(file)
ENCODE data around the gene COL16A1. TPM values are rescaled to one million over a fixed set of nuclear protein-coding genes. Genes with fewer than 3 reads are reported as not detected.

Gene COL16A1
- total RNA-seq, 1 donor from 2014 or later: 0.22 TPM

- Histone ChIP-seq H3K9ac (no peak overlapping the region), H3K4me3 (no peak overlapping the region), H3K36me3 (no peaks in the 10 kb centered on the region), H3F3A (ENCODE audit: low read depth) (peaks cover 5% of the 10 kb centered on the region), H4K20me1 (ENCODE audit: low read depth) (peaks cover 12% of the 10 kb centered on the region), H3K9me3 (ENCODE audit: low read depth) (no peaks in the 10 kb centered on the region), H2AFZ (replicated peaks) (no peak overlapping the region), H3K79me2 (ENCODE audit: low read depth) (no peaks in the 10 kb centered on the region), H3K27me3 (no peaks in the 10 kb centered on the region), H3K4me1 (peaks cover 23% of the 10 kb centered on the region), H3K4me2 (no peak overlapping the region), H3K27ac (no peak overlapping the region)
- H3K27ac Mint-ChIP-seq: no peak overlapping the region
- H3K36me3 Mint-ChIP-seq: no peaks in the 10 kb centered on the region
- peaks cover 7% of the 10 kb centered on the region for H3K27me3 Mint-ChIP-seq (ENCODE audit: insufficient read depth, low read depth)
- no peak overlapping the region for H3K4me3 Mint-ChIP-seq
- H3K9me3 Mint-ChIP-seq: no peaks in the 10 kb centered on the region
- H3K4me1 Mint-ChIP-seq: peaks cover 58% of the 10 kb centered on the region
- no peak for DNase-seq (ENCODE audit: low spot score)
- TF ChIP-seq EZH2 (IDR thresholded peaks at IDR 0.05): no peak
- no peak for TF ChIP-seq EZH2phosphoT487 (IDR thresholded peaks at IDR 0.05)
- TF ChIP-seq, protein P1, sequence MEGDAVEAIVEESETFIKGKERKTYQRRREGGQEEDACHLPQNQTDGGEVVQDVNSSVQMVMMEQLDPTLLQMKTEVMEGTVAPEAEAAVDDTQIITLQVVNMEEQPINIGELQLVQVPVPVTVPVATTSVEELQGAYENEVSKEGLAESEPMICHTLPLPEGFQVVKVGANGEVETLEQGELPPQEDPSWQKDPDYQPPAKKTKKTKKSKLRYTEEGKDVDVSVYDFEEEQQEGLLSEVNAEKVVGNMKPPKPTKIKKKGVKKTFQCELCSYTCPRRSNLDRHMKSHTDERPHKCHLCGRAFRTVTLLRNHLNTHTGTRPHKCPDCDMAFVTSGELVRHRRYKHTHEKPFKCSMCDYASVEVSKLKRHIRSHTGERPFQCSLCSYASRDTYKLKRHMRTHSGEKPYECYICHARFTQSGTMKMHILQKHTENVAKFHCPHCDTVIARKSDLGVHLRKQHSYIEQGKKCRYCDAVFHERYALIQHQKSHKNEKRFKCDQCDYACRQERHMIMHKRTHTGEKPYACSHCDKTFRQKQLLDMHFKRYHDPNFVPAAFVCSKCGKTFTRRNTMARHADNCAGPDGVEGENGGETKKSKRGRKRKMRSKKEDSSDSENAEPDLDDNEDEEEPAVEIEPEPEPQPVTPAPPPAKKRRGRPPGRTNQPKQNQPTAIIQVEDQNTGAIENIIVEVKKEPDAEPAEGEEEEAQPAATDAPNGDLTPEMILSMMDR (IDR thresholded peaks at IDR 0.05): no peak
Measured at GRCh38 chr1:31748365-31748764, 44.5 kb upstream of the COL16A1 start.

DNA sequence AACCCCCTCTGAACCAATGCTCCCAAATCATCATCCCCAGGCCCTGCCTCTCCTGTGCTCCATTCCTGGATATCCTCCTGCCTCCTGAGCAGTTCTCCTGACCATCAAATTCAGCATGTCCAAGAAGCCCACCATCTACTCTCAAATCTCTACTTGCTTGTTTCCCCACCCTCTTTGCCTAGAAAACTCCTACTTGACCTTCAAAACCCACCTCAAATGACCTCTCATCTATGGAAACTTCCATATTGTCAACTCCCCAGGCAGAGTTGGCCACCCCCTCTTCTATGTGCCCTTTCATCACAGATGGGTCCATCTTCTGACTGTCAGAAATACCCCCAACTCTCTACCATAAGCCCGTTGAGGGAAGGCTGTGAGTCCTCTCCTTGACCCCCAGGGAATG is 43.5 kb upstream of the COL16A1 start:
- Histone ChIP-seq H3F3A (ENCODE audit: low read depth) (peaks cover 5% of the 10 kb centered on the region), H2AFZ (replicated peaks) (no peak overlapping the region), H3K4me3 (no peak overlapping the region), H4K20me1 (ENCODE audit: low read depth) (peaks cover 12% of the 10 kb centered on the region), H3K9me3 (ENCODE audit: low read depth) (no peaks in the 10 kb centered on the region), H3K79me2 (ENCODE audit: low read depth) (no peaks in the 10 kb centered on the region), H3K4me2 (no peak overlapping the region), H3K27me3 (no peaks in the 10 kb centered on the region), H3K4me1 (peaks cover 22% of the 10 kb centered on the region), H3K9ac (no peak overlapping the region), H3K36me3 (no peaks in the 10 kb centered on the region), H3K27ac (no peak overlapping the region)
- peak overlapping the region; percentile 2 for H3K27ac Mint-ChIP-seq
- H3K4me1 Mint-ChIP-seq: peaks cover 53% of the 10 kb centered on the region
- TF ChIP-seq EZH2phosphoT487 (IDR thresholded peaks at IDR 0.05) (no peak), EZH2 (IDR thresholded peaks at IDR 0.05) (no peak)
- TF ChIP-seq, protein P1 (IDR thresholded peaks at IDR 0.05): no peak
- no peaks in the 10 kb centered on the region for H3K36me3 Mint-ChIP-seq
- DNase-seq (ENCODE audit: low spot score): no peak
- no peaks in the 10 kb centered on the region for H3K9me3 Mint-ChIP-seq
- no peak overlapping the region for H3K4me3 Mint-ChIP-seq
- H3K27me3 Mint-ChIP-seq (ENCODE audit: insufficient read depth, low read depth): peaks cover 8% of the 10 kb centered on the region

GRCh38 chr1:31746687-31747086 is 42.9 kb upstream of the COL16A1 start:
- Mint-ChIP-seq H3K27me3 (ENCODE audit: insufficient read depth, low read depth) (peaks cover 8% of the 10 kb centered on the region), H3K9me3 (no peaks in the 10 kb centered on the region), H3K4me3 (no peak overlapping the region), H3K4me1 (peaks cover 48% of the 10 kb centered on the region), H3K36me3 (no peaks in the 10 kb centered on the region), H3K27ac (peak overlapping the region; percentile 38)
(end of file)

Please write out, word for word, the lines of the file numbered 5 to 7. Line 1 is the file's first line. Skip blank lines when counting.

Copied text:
- H3K27ac Mint-ChIP-seq: no peak overlapping the region
- H3K36me3 Mint-ChIP-seq: no peaks in the 10 kb centered on the region
- peaks cover 7% of the 10 kb centered on the region for H3K27me3 Mint-ChIP-seq (ENCODE audit: insufficient read depth, low read depth)